Shotley: ‘Disgraceful’ Lisa Richardson jailed for robbing thousands of pounds from primary school

A FORMER chairman of a Suffolk school’s fundraising association has been jailed for 16 months for embezzling thousands of pounds from its funds.

Lisa Richardson, who was also the treasurer of Shotley Community Primary School Parent and Friends’ Association, milked �7,000 from the voluntary group and landed it with �4,000 bank charges after its account went into the red, Ipswich Crown Court heard.

Jailing Richardson, who has a 10-year-old daughter, Judge Rupert Overbury described her actions as “a disgrace” and said although there was no evidence she had spent the money on a lavish lifestyle he noted that �3,000 of the money had been taken in the run up to Christmas.

He said many people had worked hard to raise money to provide activities and better facilities for the children at the school.

“You have literally robbed them of all that opportunity,” said the judge.

He said the headmistress of the school had described Richardson’s actions as “desperately unfair” and said the confidence of the school community had been knocked by what she had done.

Judge Overbury also criticised Richardson’s attempts to lay the blame for the missing money on someone else.

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Richardson, 39, of Orwell Road, Shotley, pleaded guilty to fraud between May 3, 2010 and April 29, 2011 by abusing her position and cashing cheques from a Barclay’s Bank account - in the name of the fundraising association - for herself.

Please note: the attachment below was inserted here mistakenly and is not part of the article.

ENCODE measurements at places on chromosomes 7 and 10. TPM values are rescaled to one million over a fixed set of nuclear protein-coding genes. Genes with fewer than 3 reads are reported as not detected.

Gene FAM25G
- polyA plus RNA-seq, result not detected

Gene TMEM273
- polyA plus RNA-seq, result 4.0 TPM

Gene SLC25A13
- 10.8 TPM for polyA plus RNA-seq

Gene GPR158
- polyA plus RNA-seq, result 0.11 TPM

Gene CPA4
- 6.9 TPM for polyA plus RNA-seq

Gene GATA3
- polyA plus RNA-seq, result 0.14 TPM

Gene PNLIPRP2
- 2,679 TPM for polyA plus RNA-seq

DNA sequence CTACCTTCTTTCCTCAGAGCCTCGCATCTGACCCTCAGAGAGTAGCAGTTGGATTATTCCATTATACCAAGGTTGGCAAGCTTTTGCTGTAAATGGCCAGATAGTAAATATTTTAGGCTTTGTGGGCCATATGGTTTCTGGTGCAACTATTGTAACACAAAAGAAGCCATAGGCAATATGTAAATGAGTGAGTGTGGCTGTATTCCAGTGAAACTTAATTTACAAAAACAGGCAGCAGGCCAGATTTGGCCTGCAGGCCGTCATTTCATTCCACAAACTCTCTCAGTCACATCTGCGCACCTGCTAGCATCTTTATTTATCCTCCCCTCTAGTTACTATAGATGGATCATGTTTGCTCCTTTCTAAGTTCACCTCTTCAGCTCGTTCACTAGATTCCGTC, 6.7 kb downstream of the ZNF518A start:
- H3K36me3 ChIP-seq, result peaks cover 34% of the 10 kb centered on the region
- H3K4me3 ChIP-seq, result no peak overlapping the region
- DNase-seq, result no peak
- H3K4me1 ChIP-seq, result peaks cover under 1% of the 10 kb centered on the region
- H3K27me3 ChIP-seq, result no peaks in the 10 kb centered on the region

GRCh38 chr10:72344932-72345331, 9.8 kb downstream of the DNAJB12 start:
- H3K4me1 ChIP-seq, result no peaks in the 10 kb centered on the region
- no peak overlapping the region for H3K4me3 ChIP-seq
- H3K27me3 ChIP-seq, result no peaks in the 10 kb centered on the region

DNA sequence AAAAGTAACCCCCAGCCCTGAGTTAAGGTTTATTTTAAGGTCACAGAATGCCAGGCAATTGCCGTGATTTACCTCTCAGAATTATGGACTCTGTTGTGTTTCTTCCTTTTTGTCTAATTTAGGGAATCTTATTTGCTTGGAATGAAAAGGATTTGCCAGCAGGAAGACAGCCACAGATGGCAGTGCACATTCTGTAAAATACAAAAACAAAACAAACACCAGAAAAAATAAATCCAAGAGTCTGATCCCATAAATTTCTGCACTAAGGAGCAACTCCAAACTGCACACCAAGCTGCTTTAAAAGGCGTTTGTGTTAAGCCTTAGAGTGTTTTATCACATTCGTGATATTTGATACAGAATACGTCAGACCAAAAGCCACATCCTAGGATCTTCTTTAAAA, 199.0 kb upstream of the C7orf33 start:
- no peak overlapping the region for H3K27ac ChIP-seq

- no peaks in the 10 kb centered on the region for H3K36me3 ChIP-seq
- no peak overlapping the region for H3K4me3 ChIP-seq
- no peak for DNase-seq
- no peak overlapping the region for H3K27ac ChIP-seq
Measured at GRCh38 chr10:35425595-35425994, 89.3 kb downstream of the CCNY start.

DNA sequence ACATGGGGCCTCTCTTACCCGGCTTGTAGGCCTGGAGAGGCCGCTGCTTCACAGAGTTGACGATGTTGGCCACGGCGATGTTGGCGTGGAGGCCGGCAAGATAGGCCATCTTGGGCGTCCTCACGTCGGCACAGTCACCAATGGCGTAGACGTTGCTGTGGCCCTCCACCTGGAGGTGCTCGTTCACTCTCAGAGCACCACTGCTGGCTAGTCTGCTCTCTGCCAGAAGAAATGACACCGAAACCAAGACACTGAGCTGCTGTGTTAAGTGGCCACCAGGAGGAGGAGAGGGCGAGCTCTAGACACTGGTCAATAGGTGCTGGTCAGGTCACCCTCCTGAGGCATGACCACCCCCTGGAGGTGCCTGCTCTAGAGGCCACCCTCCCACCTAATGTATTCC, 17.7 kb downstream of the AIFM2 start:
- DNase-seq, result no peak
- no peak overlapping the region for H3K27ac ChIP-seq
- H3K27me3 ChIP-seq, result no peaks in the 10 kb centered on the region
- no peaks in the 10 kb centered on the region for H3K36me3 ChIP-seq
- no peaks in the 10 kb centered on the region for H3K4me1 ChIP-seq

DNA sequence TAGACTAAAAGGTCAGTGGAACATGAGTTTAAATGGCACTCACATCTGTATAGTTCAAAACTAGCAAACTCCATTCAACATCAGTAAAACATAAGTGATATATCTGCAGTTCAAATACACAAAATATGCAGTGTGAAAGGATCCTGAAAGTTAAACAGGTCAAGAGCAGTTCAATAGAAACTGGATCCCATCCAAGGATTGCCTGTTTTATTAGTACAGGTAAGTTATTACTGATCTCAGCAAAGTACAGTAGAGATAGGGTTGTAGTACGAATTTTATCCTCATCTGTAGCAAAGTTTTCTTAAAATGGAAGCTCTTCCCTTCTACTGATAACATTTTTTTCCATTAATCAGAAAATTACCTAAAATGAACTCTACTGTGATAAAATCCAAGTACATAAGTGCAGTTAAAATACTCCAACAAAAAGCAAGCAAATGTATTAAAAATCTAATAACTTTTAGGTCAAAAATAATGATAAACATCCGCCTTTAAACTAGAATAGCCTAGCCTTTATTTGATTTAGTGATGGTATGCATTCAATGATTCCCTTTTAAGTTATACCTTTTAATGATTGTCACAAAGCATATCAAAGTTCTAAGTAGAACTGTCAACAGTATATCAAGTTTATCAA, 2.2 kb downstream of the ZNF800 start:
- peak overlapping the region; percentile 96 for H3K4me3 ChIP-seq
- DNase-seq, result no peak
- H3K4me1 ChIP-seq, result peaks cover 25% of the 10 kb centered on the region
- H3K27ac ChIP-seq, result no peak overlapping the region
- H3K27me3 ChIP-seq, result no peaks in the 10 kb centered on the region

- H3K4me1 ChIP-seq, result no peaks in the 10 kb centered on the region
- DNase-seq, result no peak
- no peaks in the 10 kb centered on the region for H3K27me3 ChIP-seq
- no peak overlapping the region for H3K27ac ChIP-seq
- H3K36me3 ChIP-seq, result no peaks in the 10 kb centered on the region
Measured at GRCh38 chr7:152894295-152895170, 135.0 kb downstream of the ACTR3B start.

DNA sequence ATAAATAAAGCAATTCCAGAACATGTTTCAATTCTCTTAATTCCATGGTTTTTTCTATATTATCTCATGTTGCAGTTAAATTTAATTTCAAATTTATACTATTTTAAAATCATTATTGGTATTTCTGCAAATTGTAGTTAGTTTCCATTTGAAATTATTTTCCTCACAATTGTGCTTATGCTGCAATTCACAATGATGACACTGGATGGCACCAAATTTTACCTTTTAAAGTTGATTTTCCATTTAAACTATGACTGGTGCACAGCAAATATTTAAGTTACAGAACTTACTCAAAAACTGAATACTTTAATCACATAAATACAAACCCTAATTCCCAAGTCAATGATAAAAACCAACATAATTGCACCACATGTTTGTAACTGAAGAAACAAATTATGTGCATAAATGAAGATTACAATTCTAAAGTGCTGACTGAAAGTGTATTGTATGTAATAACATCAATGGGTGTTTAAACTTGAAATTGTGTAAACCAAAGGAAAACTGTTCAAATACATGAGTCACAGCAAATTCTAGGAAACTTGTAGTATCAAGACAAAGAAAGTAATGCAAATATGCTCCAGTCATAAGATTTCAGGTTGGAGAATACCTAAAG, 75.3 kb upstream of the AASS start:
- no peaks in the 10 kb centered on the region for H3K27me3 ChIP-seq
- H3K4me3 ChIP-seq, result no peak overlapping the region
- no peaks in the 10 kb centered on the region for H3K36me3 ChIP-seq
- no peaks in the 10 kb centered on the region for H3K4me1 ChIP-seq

Andrew Shaw prosecuting said that before Richardson became chairman of the association in April 2010 its credit balance was �4,000 but by the end of February 2011 its account was �5,000 overdrawn.

He said that within six months of taking over the job she had depleted the account from �4,000 to just �7.

During the period of the fraud Richardson wrote cheques totalling just under �20,000 but many of these had been returned unpaid.

As well as the loss to the Parent and Friends’ Association postmasters of local post offices where Richardson had cashed cheques had been left �1,200 out of pocket as they had been held personally responsible for the transactions.

Mr Shaw said Richardson’s dishonesty came to light in January 2011 when cheques started to bounce and a police investigation revealed that in addition to writing cheques out to cash she had also paid money into her partner’s bank account and had used the association’s money to pay household bills.

Mr Shaw said �3,481 of the money had been taken in December 2010. “It must have been quite a happy Christmas for the Richardson household at the expense of children at the school,” he said.

Paul Donegan for Richardson said she had no previous convictions and was genuinely sorry for the offences.

He said that when she first joined the association in 2008 she had made a valuable contribution to it.

Mr Donegan said Richardson had an impressive work history and had been employed as a fraud investigator and a claims handler.